Caitlin Johnson. A writer and journalist, Caitlin specializes in child and youth issues and the impact of public policy on families and communities. She is a strong believer in the power of creative technologies to engage and move audiences, and to create an authentic platform for youth voice and youth-led movement building. This passion led her to co-found SparkAction.org, a journalism and advocacy platform to mobilize action for and by young people; she serves as its director. Caitlin has written for City Limits, Yahoo News, Nation’s Cities Weekly, KidsHealth and numerous other outlets, and has been a Casey Journalism Fellow. Caitlin has worked as a technical writer and editor in the areas of social policy, the environment, and sustainable development; assisted the Center for Law and Social Policy with its communications strategy and materials as interim director; and written for Sen. Leahy’s Displaced Children & Orphans Fund and War Victims Fund.
Lynn Stanley, LICSW is the Lead for the New Hampshire Afterschool Network coordinating advocacy and policy efforts that promote high-quality afterschool programming. She is also a consultant providing services and technical assistance to schools, after-school programs, and nonprofit organizations. Lynn serves as adjunct faculty for Rivier University’s Social Work Program. She provides on-going training to afterschool professionals through ACROSS NH and to foster and adoptive parents through Granite State College’s Education and Training Partnership. She has 20 years of experience in social services including overseeing a school-based family resource center and 21st CCLC in New Hampshire.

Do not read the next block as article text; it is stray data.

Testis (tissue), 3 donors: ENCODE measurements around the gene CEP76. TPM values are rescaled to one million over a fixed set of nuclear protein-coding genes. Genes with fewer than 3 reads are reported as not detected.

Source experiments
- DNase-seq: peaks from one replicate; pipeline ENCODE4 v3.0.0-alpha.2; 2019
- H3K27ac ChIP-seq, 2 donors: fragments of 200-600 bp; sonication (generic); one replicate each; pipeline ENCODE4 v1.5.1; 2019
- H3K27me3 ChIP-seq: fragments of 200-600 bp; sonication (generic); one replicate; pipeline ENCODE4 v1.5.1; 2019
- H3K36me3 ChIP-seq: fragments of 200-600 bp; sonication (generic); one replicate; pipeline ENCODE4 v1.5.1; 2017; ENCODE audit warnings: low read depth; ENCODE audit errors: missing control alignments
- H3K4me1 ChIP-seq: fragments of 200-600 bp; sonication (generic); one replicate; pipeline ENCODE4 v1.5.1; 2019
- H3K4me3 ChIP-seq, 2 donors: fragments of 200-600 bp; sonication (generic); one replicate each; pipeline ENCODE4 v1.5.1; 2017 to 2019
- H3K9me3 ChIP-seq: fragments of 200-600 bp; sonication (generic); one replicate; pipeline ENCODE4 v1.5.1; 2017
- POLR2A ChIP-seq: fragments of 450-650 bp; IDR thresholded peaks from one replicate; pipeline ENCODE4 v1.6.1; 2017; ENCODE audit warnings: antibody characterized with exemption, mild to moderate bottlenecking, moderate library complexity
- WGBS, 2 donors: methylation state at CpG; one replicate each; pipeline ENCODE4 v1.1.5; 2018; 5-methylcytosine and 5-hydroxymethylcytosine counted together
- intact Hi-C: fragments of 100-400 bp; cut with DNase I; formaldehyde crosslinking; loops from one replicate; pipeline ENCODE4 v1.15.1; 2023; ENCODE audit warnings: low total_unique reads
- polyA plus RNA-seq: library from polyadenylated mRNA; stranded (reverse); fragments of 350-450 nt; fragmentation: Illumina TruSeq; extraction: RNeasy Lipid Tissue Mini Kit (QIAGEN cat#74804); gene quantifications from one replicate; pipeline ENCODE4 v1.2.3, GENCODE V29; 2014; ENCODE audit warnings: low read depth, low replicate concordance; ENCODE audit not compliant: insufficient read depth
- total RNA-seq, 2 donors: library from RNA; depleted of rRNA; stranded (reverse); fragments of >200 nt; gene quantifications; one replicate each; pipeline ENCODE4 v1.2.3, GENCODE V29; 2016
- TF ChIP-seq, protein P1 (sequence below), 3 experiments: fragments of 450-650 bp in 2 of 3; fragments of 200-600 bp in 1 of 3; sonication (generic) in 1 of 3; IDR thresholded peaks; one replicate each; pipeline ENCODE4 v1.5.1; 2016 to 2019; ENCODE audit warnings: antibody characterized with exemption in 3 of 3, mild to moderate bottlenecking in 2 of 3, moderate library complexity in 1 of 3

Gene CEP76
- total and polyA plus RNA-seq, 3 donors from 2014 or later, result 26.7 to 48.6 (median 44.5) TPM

Dan Tsin joined Urban Alliance in July 2012. As Director of Data & Accountability, he oversees all internal and external program evaluation, performance management, and strategic planning for the organization. Previously, Dan worked as a data analyst for DC Public Schools and as a consultant at IBM. Dan graduated from the College of William and Mary in 2006 with a degree in finance and holds a Master of Public Policy degree from the George Washington University, with a focus on Program Evaluation and Education Policy.
Beth A. Unverzagt, Director of OregonASK has a long history of work with both public and private schools. She has developed childcare centers, afterschool programs, and high school youth mentoring programs. In 2005 Beth Unverzagt became the first Director of the Oregon Afterschool Network, OregonASK. The network is a collaboration of 38 public and private partners that work together to improve the quality, sustainability and provide system support for all out-of- school time programs in Oregon. Now in 2015 the Expanded Learning Partnership – OregonASK, is improving the quality of afterschool & summer programs, through training and technical assistance, public policy and leading the charge for a statewide vision for high quality afterschool and summer programs.